The Golf Channel’s live coverage made it possible for viewers to share the drama. Maguire had put himself into this precarious position by missing makeable birdie putts on the three previous holes. Now, he had absolutely no margin for error.
But, there was a good chance he would succeed. Pumpkin’s 18th, the tournament’s 72nd and final hole, is a reachable par five, and while he did not reach the putting surface in two, he did the next-best thing by leaving the ball in perfect position for a simple, straightforward pitch shot. Getting the ball in the hole in two more shots seemed likely for a player with Maguire’s talent.
The pitch shot seemed perfectly struck, but ran a bit more than planned and ended up some 12 feet from the cup. Suddenly, Maguire’s odds of making birdie swung to about 50/50. He began to study his putt. Even through the lens of the television camera, you could feel the tension.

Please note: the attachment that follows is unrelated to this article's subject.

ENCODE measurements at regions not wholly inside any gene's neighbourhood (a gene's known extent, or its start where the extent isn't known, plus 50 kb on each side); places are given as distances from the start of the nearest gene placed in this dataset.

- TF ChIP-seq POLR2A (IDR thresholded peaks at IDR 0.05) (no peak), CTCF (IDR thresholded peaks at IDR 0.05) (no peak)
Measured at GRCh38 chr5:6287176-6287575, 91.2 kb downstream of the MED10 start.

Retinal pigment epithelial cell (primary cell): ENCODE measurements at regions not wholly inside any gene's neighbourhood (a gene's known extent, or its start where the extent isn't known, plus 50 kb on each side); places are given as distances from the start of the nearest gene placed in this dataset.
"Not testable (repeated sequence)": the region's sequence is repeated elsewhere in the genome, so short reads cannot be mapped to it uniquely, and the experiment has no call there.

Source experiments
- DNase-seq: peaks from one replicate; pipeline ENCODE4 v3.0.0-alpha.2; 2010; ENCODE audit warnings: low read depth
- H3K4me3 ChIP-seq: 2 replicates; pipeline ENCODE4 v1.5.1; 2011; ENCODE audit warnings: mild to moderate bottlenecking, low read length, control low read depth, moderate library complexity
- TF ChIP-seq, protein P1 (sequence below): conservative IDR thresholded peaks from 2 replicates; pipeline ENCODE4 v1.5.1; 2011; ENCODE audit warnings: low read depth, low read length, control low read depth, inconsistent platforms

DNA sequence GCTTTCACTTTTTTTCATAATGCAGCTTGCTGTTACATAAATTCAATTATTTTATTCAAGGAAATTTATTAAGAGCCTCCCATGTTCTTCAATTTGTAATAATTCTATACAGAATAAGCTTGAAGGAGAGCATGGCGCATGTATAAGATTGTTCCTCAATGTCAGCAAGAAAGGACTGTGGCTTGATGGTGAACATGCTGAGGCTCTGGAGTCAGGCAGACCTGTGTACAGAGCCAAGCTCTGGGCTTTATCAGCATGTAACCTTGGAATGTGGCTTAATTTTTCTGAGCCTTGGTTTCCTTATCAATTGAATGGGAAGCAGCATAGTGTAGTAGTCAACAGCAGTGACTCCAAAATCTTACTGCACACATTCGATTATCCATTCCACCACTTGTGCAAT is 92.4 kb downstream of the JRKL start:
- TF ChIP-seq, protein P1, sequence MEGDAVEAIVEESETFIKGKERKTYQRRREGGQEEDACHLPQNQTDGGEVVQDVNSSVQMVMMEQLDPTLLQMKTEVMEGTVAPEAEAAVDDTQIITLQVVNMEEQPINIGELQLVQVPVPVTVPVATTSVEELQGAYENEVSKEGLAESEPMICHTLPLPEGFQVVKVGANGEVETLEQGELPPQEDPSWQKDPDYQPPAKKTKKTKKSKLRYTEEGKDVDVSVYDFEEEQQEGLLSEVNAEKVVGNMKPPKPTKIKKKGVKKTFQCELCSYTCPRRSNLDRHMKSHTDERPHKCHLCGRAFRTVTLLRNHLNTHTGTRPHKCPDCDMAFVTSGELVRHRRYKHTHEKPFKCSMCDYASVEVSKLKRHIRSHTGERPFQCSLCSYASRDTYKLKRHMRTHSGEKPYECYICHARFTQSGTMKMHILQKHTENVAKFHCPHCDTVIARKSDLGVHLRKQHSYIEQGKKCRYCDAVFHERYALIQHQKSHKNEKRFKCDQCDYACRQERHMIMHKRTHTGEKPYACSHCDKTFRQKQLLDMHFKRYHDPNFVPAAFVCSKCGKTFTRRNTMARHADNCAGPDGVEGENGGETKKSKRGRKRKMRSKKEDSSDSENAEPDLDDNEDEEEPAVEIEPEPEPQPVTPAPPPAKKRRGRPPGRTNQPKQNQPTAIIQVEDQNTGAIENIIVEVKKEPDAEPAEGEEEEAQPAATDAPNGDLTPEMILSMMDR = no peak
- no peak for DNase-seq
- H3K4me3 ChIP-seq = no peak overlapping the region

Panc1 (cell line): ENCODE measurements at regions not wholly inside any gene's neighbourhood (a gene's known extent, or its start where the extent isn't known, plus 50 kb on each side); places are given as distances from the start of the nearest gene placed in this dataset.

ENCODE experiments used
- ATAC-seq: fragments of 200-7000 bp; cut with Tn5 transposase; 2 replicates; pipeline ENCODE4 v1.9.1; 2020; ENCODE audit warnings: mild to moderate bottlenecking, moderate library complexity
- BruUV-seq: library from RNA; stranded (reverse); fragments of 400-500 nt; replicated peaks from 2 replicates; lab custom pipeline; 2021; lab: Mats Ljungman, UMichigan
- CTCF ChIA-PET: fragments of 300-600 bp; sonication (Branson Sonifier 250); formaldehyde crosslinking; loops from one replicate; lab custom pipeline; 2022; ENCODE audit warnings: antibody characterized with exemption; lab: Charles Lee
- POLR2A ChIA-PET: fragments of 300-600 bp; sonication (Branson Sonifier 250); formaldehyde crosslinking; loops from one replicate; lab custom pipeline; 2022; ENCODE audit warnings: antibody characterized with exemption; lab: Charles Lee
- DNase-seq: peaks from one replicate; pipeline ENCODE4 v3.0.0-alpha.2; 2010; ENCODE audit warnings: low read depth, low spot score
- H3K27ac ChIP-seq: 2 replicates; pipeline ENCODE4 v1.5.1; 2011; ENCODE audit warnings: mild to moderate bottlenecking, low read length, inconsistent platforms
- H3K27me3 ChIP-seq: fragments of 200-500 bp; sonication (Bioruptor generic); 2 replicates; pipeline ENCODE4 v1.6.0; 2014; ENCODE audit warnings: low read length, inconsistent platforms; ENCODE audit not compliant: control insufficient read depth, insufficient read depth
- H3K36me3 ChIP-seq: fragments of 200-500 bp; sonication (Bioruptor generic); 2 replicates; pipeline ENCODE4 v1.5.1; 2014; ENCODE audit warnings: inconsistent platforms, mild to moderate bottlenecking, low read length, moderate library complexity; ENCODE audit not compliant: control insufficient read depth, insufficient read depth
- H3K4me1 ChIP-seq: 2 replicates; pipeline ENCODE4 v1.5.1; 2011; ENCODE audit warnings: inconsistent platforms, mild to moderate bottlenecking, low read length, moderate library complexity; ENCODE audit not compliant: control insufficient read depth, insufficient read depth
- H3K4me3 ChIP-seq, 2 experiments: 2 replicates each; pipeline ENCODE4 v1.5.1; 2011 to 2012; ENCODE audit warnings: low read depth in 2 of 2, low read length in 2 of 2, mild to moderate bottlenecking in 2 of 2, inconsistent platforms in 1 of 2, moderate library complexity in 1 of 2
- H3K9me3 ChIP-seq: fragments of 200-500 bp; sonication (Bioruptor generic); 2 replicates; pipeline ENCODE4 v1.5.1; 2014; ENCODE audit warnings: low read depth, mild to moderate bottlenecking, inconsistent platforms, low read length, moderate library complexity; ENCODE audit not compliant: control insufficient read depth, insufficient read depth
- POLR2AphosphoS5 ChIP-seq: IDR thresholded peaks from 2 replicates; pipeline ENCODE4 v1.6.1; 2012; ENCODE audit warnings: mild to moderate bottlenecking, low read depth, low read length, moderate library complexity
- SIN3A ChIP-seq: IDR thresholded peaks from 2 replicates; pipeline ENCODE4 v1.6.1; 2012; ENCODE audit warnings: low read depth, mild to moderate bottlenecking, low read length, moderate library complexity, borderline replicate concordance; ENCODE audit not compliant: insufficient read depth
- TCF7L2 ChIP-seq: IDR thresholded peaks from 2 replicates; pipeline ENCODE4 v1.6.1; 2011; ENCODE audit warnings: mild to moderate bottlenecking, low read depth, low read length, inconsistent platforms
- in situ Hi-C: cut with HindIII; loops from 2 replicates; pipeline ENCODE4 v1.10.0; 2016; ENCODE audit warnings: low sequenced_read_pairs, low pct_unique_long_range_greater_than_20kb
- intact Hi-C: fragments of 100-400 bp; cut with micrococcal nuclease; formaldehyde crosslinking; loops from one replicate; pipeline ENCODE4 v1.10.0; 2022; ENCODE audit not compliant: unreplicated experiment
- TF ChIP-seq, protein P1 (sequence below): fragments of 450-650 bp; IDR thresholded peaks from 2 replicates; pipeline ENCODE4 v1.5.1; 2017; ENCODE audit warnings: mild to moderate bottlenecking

Joel Dahmen and two friends were sitting 15 miles away, in a rental house in Beaverton, the tension every bit as intense as it was on the green at Pumpkin Ridge. At this exact second, Dahmen sat 25th on the money list of the Web.com Tour. If Maguire missed the putt, he would remain in that position and it would be he, not Maguire, who would be getting the coveted PGA TOUR card.
For most of the year, earning the card seemed a cinch for Dahmen. He got off to a fast and consistent start and was earning a check almost every week. Getting into to the top-25 seemed to be a no-brainer, and the attitude of Dahmen and those around him was one of quiet confidence. He was headed to the big-time, the Mecca of professional golf. There was no stopping him.
Then, suddenly, things turned ugly. He missed five cuts in a row and took another week off, citing fatigue. He had fallen to 22nd on the money list, and it now looked like he had to make the cut in the tour’s final event to secure the right to play on the higher-paying and more prestigious tour in 2017.